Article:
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Nothing is harder to win than slams, top 256, all players enter and play their hardest, and only 1 is unbeaten after 2 weeks plus quals and get all the big money, sponsorships and public adulation. Pretending otherwise is laughable..

Top 10 means nothing if not everyone is playing every tournament, but ranking now tries to encourage more particpiation, but does it really ? Not many top players bothered with EU swing indoors this year. Some did.

All other tournaments are build up, try a few new things out, not everyone enters, lots drop out as other things are more important. Nobody will risk an injury in any lower tier tournament before a slam coming up, so lots of walkovers. Means Nothing.

Look at Adeliade 500, Naomi playing melbourne because its better for AO prep. Go figure.The public knows this, only a few posters on forums pretend they dont. :ROFLMAO::ROFLMAO::ROFLMAO::ROFLMAO::ROFLMAO:
I was reacting to the post that plenty of Tier 2 is harder than Tier 1. Not arguing against Slams are still the most important tournaments of the year but also it's funny to pretend there is no WTA tour besides 4 main ITF tournaments.

Anyway, the average number of TOP10 to beat for the Slam title in 2021 was 0.5 :oh: Which is something on the level of WTA 250s from 2021. :coffee: The fact is also that Slam lost a lot of meaning in women's circus in Serena's post-pregnancy era. Everybody can win it and it looks like almost everybody already has one.
 
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I was reacting to the post that plenty of Tier 2 is harder than Tier 1. Not telling Slams are not still the most important tournaments of the year but also it's funny to pretend there is no WTA tour besides 4 main ITF tournaments.

Anyway, the average number of TOP10 to beat for the Slam title in 2021 was 0.5 :oh: Which is something on the level of WTA 250s from 2021. :coffee: The fact is also that Slam lost a lot of meaning in women's circus in Serena's post-pregnancy era. Everybody can win it and it looks like almost everybody already has one.
If you look at the playing schedule since Indian wells, some players really hunt for points, and allot of players in Top 30 do not give a shit and did not bother. Once you see that, you can appreciate that top 10 means NOTHING and only important to a some of the players (to get a better draw for slams or YEC, thats about it).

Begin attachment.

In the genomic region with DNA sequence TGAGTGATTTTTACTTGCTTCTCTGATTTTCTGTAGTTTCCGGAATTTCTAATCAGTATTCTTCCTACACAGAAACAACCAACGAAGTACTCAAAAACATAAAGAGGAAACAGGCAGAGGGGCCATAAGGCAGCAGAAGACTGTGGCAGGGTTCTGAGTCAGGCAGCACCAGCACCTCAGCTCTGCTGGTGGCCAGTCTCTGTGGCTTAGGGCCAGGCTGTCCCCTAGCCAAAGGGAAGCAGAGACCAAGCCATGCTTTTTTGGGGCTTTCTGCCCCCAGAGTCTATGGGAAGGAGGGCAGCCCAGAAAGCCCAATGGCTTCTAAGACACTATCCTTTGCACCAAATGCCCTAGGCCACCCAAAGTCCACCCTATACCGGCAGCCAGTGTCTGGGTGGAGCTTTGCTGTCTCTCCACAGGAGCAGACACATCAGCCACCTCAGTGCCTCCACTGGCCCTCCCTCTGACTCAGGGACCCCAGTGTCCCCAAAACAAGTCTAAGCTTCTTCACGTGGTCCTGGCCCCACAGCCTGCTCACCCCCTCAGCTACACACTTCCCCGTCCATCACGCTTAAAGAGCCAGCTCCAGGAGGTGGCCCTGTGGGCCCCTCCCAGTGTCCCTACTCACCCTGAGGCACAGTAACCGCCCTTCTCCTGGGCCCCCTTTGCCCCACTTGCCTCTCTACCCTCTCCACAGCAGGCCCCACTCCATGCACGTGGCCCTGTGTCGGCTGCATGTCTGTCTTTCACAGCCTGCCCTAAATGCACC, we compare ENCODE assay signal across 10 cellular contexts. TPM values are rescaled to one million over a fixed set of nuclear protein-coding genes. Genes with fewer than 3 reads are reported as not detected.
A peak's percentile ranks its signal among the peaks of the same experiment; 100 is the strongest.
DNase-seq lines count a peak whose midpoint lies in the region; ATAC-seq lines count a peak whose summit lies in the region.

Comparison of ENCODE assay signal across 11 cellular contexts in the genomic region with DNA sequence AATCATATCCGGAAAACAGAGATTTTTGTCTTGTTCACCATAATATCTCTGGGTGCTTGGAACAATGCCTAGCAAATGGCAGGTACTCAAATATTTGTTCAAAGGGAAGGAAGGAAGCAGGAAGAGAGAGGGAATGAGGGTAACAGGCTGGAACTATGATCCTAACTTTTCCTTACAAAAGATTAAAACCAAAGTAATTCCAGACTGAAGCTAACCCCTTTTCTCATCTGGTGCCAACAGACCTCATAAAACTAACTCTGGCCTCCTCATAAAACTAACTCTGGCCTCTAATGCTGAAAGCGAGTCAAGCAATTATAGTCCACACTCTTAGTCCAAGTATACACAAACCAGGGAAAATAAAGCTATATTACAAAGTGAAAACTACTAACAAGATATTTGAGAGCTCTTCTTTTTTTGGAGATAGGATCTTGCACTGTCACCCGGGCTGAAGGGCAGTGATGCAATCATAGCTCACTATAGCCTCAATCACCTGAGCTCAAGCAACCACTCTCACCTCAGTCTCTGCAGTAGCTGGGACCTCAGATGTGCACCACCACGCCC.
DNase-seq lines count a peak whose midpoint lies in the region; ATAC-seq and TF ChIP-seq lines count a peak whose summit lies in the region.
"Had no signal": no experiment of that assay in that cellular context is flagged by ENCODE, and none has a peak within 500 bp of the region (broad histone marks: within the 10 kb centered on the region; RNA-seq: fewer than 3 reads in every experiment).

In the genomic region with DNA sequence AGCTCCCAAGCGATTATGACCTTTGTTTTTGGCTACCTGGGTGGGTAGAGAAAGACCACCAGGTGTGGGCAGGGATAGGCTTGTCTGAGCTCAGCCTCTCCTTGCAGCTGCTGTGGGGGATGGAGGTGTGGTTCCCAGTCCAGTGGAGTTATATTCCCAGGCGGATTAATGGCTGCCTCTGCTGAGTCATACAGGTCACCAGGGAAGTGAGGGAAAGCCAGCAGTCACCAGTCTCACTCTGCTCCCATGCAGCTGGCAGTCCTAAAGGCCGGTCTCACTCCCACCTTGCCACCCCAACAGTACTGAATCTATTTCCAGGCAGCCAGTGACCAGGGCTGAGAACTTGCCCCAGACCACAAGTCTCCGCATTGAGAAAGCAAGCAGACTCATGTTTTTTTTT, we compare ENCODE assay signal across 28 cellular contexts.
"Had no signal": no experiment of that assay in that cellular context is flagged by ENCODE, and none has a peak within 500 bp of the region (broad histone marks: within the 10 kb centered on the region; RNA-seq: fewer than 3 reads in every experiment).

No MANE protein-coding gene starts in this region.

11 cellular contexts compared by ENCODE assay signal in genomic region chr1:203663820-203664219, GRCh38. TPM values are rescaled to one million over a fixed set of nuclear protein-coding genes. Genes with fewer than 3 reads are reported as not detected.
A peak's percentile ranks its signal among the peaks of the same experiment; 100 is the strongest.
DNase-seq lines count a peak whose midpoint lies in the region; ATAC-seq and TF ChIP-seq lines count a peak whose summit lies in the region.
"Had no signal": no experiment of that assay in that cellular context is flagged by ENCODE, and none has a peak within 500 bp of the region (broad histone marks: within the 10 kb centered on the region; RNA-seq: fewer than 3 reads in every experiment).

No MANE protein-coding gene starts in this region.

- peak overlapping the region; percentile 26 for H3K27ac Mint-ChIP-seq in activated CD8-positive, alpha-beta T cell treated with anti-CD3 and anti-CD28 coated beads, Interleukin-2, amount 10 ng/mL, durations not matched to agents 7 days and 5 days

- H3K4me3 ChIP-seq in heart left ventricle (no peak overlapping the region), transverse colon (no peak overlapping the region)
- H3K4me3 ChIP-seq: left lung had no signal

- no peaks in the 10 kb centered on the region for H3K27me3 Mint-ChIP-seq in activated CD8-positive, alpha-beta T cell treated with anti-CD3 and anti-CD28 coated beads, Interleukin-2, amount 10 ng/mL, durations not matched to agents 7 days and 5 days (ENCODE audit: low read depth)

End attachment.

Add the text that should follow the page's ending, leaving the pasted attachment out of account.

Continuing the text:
If you think Naomi will be easier to beat than Badosa on a fast hard court I dont know what to tell you, but watch more tennis and understand what you are watching instead of looking at ranking numbers and players that prioritise points.

Halep and Angie will be harder opponents on a fast HC than most of the current Top 10 in AO.

At least you can keep posting that Top 10 are a joke and weak random WTA. But its not. Pleysr in top 10 play slams and points, some players just focus on slams.
 

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If you look at the playing schedule since Indian wells, some players really hunt for points, and allot of players in Top 30 do not give a shit and did not bother. Once you see that, you can appreciate that top 10 means NOTHING and only important to a some of the players (to get a better draw for slams or YEC, thats about it).

If you think Naomi will be easier to beat than Badosa on a fast hard court I dont know what to tell you, but watch more tennis and understand what you are watching instead of looking at ranking numbers and players that prioritise points.

Halep and Angie will be harder opponents on a fast HC than most of the current Top 10 in AO.

At least you can keep posting that Top 10 are a joke and weak random WTA. But its not. Pleysr in top 10 play slams and points, some players just focus on slams.
You are good at thinking up the argument, putting it in my mouth, and reacting to it, so not quite sure how to respond to half of your text. :oh: However, your continuous argument that many TOP10 players are skipping non-slams events only supports my argument that draws collapse much more randomly and easily in slams. You have fewer TOP10, TOP30 players in Tier I, still it's much more probable those days to meet a lot of them on the route to the title. And yes, it's not about TOP10, but all seeds bombing out early in slams.
 
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You are good at thinking up the argument, putting it in my mouth, and reacting to it, so not quite sure how to respond to half of your text. :oh: However, your continuous argument that many TOP10 players are skipping non-slams events only supports my argument that draws collapse much more randomly and easily in slams. You have fewer TOP10, TOP30 players in Tier I, still it's much more probable those days to meet a lot of them on the route to the title. And yes, it's not about TOP10, but all seeds bombing out early in slams.